Gentrifiers Keep Snitching and Getting Their Neighbors Fined for Uncut Grass

Homeowners in Portland currently owe $10.6 million for violations like peeling paint and uncut grass, in a system that disproportionately harms communities of color.
An empty house with an overgrown yard on North Maryland Avenue in the Interstate Corridor of Portland, Ore., is pictured with a Bureau of Developmental Services (BDS) Nuisance Notice taped to the outside of the front door, on May 14, 2019. (Alex Milan Tra
An empty house with an overgrown yard on North Maryland Avenue in the Interstate Corridor of Portland, Ore., is pictured with a Bureau of Developmental Services (BDS) Nuisance Notice taped to the outside of the front door, on May 14, 2019. (Alex Milan Tracy/Sipa USA)(Sipa via AP Images)

People living in gentrifying areas of Portland, Oregon, are snitching on their neighbors’ unsightly peeling paint, uncut grass, improper fence heights, and trash—which disproportionately saddles communities of color with huge fines. 

After neighbors complained about an elderly man’s disabled vehicle, the boat in his yard, a tarp over his carport, and his unfinished remodeling projects, for example, he faced more than $136,000 in enforcement liens—prompting foreclosure proceedings that almost cost him his home, according to a scathing report published Wednesday by Portland’s ombudsman’s office, a city watchdog. 


Similarly, a 79-year-old blind veteran built up more than $88,000 in liens over unaddressed complaints relating to his too-tall grass and vehicles stored on his property. Yet another homeowner stared down some $30,000 in liens because she failed to resolve neighbors’ woes about her peeling paint. At the time, she was struggling financially, dealing with a family member’s mental health crisis, and caring for her aging parents, according to the report. 

All three people were ensnared in the city’s property maintenance enforcement system, fueled by aggrieved neighbors and passersby filing confidential reports—and rooted in Oregon’s history of excluding and driving out Black residents, the ombudsman's office said. Portland adopted property maintenance regulations in 1903 and started to rely on citizen complaints to enforce them in 1914, the report notes. A few years later, the city’s mayor and chief of police posed for a photo with Ku Klux Klan members.

Today, the complaint system is sometimes weaponized in gentrifying neighborhoods, with newcomers filing grievances against long-term residents.

“On average, households in neighborhoods with higher percentages of people of color and greater increases in median home prices over five years were most strongly associated with higher complaint rates,” the report stated.


And by relying on complaints to enforce code violations, the city is bound to treat homeowners differently, the report adds: The people who complain about a too-tall fence in one neighborhood might not do the same in another area.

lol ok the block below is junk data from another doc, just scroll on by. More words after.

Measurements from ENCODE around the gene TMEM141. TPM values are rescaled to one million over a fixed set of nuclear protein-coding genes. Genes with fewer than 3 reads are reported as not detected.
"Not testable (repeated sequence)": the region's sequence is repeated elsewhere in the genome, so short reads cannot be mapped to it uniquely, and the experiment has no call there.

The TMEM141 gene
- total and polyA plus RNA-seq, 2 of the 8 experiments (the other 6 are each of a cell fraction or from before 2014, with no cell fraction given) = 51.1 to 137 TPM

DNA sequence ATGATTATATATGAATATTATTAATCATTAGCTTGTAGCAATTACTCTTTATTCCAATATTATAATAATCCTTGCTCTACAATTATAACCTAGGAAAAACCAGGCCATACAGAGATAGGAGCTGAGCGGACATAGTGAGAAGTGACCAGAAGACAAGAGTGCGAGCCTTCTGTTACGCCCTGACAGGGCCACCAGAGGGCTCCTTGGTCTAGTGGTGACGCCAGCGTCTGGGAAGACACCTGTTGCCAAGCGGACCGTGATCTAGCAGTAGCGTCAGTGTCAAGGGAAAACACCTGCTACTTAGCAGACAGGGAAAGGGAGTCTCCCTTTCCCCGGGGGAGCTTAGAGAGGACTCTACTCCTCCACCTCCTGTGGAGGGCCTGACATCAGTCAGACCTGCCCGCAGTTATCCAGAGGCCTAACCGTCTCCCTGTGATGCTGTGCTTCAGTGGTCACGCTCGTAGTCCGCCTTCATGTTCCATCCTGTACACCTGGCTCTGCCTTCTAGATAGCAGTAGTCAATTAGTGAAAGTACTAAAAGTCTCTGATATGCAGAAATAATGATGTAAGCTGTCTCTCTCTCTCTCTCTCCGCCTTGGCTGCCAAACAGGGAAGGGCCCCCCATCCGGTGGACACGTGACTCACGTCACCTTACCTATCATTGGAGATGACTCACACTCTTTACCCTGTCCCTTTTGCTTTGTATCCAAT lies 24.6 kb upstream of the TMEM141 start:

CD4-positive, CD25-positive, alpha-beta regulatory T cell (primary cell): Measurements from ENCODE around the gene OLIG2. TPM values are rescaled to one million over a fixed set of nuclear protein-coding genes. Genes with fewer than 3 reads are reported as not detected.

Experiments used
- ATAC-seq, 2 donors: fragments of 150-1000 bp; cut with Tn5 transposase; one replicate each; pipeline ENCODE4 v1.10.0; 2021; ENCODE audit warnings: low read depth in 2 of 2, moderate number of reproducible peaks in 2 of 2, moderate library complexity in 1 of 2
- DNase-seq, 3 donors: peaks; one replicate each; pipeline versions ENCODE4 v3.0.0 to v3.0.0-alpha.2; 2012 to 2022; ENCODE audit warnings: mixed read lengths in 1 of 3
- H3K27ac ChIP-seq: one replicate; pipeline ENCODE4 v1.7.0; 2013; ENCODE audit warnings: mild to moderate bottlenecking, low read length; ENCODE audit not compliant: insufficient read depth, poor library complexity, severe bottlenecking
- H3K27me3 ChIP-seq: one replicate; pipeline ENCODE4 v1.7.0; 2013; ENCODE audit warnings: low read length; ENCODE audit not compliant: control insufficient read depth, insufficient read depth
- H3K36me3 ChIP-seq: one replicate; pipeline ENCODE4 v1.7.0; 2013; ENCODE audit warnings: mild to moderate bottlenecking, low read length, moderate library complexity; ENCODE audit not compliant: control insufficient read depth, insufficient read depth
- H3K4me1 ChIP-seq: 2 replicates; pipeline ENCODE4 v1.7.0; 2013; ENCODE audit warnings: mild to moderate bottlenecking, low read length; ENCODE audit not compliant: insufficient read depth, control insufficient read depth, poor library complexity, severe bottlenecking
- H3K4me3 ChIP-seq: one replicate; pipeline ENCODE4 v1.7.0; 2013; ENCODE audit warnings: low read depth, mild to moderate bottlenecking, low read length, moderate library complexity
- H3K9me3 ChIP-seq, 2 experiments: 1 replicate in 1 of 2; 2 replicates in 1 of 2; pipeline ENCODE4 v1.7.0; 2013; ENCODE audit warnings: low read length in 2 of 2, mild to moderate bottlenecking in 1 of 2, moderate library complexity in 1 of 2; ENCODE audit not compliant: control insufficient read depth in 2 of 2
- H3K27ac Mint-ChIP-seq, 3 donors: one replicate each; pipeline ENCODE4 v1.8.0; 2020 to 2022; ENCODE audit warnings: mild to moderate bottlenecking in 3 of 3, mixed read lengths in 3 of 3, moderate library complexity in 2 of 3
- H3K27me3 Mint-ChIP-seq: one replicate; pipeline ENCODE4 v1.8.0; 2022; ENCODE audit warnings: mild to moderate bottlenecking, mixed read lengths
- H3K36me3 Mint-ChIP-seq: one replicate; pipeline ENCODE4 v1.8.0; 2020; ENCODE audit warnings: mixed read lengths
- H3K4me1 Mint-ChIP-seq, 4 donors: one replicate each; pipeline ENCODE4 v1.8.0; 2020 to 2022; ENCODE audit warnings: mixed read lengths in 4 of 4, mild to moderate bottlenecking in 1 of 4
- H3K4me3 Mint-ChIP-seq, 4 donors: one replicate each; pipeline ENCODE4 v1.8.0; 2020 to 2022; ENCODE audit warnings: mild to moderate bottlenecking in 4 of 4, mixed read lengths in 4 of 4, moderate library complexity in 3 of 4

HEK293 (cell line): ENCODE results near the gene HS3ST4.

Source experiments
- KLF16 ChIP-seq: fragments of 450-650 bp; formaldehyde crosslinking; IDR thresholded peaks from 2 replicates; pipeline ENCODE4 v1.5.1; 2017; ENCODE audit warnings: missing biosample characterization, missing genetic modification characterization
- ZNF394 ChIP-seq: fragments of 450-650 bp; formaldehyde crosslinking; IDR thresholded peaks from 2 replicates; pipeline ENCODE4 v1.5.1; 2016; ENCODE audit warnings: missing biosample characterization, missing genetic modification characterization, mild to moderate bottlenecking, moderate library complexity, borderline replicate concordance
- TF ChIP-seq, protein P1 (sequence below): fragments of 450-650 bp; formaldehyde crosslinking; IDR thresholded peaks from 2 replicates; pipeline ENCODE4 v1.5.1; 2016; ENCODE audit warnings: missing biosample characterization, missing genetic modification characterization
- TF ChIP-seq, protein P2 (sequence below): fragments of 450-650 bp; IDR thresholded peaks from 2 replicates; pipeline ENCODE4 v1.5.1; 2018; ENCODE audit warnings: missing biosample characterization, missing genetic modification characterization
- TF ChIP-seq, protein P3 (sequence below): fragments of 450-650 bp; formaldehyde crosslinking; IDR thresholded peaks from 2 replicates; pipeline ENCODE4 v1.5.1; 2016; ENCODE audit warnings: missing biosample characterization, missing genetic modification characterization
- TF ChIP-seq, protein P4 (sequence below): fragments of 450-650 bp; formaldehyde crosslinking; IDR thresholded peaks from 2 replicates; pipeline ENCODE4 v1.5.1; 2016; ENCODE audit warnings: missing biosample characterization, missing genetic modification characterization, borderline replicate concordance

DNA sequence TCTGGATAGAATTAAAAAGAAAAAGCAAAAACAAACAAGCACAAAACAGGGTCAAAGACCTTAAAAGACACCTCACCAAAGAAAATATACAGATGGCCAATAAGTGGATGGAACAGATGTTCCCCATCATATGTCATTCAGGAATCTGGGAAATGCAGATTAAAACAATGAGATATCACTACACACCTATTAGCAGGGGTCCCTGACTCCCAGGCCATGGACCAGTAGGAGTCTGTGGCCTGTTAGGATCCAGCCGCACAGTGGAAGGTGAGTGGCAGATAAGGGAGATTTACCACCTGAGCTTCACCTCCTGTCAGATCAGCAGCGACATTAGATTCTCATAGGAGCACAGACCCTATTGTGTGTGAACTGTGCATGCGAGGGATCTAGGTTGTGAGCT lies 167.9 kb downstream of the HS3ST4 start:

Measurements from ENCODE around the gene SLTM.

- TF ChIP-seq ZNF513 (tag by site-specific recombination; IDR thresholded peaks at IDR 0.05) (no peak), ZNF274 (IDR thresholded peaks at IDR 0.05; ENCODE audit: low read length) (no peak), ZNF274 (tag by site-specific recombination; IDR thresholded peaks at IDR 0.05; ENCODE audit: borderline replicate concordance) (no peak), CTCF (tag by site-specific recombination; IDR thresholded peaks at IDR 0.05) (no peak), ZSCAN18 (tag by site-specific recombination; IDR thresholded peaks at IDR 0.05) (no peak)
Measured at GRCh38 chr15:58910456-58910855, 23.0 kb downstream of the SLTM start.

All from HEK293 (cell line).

Homeowners across the city currently owe $10.6 million in outstanding enforcement liens, though there are some programs to provide limited assistance, according to the report. 

But Portland is hardly alone in issuing outsized punishments for neighborhood eyesores, rather than solely going after the serious public safety and health concerns inspectors are ostensibly designed to address. VICE News previously reported on a Cleveland Heights, Ohio, woman who faced jail time over issues like chipped paint and a loose gutter, which she couldn’t afford to address. And Dunedin, Florida, issued some $30,000 in fines against a man with overgrown grass, leading him to sue the city in 2019. 

In Portland, the anonymous property maintenance complaints can trigger a quick deadline for offending homeowners, forcing them to get into compliance or face penalties after they’re reviewed by a city inspector with the Bureau of Development Services, according to the report from the ombudsman’s office. If a homeowner fails to act, they can be punished with fines and liens on their property; the liens are particularly troubling, the report notes, since they can make it difficult to sell a home by affecting the property’s title, while also “automatically and continually” increasing “over time from escalating penalties, billing charges, and interest.” 


As an example, the report stated, a homeowner who failed to fix a loose gutter within 30 days might face a fine of $299 every month, for three months. After that, the fines would increase to $598, at least until the violation was fixed and inspected, and the homeowner would also be saddled with fees for re-inspection and interest. 

In a joint response to the report, Bureau of Development Services Director Rebecca Esau and Commissioner Dan Ryan wrote they agreed with the ombudsman’s office’s recommendations for improvement—which include eliminating disparities in the complaint system and engaging with affected communities to solicit their advice, among other suggestions.

“The bureau’s goal is to ensure safe and healthy housing and neighborhoods, and we are committed to taking a holistic look at our programs, including current regulations and enforcement policies which may have detrimental impacts, particularly on communities of color and low-income property owners,” Ryan and Esau wrote in a response to the report. 

“We are committed to equitable outcomes and dismantling systemic racism in its systems, processes and services, including our property maintenance code and systems for enforcing this code.” 

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